Caring for our environment, remaining competitive in our industry and commerce and avoiding dependency on Russian gas? (MEUC-seminar, British Major Energy Users´Council)

Gentlemen and ladies, ……well as an elected politician, I am bound to address first the gender with the most votes…

So, gentlemen and ladies, thank you so much for inviting me to speak at your dinner. I see from the programme that you were expecting the Portuguese Energy Minister so I must be the nearest replacement that you could get. I am from Finland – the most distant EU country from Portugal, – he is a man, I am a woman and, unless I am mistaken, our Portuguese absentee is not a blonde! But I will do my best to fill his shoes which do seem to be rather large!!!

Well, you know I was told that the UK industry was run by middle aged men in grey suits – I see that’s not true as some of your suits are black and I have 7 female colleagues in the room.

My theme for this evening is "How can we in the European Union balance the conflicting demands of:

• Caring for our environment
• Remaining competitive in our industry and commerce, and
• Avoiding dependency on Russian gas?”

Now, let’s be honest with each other:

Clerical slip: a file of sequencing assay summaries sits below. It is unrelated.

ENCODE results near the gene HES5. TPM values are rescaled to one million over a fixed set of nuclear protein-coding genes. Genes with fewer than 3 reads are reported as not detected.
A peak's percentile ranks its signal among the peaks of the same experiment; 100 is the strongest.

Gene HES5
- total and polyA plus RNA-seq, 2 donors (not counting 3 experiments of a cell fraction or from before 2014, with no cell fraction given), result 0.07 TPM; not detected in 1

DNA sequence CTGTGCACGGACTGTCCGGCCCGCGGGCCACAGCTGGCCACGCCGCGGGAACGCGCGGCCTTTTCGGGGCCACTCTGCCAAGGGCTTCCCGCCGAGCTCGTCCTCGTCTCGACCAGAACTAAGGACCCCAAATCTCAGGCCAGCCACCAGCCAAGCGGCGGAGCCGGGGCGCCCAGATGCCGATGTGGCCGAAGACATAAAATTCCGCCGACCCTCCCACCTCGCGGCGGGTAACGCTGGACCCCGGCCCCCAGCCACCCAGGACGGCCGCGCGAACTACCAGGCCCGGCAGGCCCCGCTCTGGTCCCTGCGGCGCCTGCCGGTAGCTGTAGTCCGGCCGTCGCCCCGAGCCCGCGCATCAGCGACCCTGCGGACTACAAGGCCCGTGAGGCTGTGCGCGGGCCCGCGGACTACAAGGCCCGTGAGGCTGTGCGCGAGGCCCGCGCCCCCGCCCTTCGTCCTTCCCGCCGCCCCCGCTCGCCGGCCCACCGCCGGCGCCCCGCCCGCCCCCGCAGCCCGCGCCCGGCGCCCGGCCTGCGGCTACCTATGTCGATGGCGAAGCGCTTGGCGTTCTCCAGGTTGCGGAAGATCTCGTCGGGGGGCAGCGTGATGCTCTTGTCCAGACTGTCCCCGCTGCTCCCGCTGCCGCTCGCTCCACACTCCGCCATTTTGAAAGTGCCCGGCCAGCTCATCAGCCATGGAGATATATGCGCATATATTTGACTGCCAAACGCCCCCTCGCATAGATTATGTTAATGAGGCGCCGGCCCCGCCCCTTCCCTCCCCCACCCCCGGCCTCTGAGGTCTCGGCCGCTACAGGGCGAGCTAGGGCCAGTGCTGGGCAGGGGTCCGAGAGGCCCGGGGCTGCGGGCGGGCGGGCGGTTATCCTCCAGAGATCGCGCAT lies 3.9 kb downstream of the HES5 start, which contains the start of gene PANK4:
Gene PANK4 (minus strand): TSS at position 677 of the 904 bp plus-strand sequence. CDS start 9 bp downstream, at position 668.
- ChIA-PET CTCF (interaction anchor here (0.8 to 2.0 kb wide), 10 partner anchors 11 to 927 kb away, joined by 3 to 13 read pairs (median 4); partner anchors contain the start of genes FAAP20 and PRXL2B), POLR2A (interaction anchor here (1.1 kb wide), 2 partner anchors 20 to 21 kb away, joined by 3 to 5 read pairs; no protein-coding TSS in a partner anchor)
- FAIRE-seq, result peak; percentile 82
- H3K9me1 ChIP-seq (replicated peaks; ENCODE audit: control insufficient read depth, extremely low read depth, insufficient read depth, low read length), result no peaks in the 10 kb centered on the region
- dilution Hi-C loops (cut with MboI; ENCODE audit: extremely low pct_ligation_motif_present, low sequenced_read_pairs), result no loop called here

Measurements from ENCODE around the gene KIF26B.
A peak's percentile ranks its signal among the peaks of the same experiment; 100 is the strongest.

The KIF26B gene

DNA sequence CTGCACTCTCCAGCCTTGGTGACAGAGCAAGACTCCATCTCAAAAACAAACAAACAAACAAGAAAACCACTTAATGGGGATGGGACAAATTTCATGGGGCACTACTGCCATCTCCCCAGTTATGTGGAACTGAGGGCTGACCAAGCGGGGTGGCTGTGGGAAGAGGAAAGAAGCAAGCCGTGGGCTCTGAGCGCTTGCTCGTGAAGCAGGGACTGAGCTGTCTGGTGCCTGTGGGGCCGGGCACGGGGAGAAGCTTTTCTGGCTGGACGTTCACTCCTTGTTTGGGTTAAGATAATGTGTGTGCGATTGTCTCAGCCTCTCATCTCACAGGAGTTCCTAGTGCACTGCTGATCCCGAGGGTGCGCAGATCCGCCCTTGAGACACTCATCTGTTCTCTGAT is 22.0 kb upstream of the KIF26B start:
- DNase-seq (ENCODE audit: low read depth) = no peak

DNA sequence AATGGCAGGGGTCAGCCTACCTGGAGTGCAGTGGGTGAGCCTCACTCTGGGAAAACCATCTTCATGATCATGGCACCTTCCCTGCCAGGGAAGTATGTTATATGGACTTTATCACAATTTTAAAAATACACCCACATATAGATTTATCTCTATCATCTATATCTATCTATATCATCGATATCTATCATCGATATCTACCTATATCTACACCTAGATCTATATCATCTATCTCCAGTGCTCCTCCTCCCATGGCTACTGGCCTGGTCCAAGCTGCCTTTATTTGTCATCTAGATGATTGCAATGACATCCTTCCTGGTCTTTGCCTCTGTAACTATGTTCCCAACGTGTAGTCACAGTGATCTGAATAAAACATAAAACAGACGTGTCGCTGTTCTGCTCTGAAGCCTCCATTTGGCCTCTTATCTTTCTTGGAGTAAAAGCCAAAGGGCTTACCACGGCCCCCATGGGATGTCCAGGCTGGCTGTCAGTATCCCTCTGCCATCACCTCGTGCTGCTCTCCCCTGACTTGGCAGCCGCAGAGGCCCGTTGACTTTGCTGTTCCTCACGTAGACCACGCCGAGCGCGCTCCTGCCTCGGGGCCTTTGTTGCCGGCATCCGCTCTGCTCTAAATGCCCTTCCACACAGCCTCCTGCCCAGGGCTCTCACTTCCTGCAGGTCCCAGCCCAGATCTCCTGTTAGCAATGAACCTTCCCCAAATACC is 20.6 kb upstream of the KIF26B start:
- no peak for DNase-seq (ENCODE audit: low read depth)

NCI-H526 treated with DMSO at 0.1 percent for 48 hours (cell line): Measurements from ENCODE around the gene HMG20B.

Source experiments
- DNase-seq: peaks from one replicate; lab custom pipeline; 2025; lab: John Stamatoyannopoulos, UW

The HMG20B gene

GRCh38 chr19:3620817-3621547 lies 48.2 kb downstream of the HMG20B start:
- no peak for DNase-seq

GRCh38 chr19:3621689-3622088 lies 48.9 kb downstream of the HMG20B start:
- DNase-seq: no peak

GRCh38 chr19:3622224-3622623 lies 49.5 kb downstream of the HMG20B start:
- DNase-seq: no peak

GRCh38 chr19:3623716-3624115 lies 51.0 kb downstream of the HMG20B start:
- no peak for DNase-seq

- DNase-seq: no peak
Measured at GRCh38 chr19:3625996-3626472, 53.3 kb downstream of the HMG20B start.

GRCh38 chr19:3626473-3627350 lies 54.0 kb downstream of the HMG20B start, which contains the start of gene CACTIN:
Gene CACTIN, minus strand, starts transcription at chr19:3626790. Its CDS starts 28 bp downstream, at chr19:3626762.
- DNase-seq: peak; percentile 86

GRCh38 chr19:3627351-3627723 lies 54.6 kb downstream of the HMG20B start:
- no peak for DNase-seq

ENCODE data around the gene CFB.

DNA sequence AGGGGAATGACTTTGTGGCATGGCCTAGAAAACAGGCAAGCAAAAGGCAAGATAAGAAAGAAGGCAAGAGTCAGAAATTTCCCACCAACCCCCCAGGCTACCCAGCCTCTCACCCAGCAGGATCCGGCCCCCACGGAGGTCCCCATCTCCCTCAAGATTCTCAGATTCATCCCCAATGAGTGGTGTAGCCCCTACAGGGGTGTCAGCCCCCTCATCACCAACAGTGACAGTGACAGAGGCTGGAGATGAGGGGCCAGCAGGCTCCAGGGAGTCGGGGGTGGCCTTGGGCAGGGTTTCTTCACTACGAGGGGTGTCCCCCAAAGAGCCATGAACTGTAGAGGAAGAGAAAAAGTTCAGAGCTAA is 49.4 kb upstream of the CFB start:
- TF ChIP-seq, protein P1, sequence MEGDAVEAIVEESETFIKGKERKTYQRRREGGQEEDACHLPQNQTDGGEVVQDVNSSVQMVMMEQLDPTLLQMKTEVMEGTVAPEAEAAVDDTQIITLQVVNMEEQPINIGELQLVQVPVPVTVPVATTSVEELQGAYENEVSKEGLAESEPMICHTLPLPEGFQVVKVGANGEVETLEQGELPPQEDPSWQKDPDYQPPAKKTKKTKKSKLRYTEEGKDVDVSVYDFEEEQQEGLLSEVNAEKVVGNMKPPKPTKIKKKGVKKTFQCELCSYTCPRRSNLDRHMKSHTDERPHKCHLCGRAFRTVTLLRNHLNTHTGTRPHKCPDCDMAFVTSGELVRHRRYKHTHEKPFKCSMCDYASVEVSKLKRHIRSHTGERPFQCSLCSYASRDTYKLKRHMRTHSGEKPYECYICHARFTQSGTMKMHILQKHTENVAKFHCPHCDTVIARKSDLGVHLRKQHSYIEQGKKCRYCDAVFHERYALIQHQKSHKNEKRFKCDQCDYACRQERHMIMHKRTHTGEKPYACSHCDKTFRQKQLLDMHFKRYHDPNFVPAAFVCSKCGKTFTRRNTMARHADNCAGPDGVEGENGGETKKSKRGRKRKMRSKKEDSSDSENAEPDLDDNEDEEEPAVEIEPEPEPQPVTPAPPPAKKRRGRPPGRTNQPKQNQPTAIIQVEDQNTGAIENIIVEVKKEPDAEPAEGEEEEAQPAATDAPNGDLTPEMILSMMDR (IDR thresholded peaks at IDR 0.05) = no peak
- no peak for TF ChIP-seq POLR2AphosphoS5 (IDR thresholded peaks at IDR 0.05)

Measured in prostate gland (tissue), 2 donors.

• You are here in Brussels because your businesses depend on competitively priced energy,
• I am here because I have a passion to protect our environment and our future,
• We are all here because we have a Union in Europe that must not allow political power to re-grow in places beyond but close to our borders.

Gas has become the fuel of choice because it is half as dirty as coal and has been the cheapest way to generate electricity in the last 20 years or so.

In the UK, you reduced your emissions every year of the 90’s because you replaced coal with gas. Then your gas ran out and now you are a net importer of gas, your energy demand continues to rise so every year of the new millennium has seen your emissions rise again.

Something has to be done.

We in the EU are now 40% dependent on Russia for our gas and that will rise to 60 % by 2030 if we allow “business as usual”. Ask anyone in Ukraine, Belarus, Latvia and even my own country, Finland, how it feels to become so dependent on a power hungry neighbour.

Now the question of emissions and why we must, yes MUST reduce them. For the past 40 years, the planet has become warmer, Polar ice-caps and glaciers are melting, the sea level is rising and, quite frankly, we are under threat – if not yet under water.

This is a new problem and demands innovative action. Of course the thrust for renewables has been born of this need and it will help – but by how much. A colleague of mine when asked about renewables replied:

“Yes, renewables will help to reduce emissions but that’s like getting a haircut if you want to lose weight.”